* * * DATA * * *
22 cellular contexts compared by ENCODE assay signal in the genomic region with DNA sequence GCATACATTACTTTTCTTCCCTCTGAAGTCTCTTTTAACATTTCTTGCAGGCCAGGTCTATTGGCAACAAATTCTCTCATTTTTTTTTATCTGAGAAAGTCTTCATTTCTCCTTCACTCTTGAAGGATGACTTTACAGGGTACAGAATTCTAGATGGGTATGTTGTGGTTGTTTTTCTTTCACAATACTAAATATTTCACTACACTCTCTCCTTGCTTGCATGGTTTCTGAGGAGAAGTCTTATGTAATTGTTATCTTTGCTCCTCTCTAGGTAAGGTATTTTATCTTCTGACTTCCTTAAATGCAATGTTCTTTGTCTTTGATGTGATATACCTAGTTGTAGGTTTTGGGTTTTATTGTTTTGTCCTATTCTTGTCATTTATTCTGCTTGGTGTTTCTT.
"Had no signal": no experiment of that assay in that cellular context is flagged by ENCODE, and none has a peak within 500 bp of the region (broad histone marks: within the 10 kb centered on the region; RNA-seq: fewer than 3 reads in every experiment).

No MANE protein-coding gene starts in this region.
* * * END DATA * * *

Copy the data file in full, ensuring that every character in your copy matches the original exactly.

22 cellular contexts compared by ENCODE assay signal in the genomic region with DNA sequence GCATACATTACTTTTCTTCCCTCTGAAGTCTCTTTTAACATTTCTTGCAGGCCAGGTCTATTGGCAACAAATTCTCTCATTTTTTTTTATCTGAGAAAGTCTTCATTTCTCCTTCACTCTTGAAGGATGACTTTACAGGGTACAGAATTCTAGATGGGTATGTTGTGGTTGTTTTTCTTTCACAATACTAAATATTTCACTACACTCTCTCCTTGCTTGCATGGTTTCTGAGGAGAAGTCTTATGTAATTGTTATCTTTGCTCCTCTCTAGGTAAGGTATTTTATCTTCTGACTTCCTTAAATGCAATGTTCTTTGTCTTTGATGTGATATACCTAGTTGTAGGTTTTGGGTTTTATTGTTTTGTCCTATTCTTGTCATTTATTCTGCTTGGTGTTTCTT.
"Had no signal": no experiment of that assay in that cellular context is flagged by ENCODE, and none has a peak within 500 bp of the region (broad histone marks: within the 10 kb centered on the region; RNA-seq: fewer than 3 reads in every experiment).

No MANE protein-coding gene starts in this region.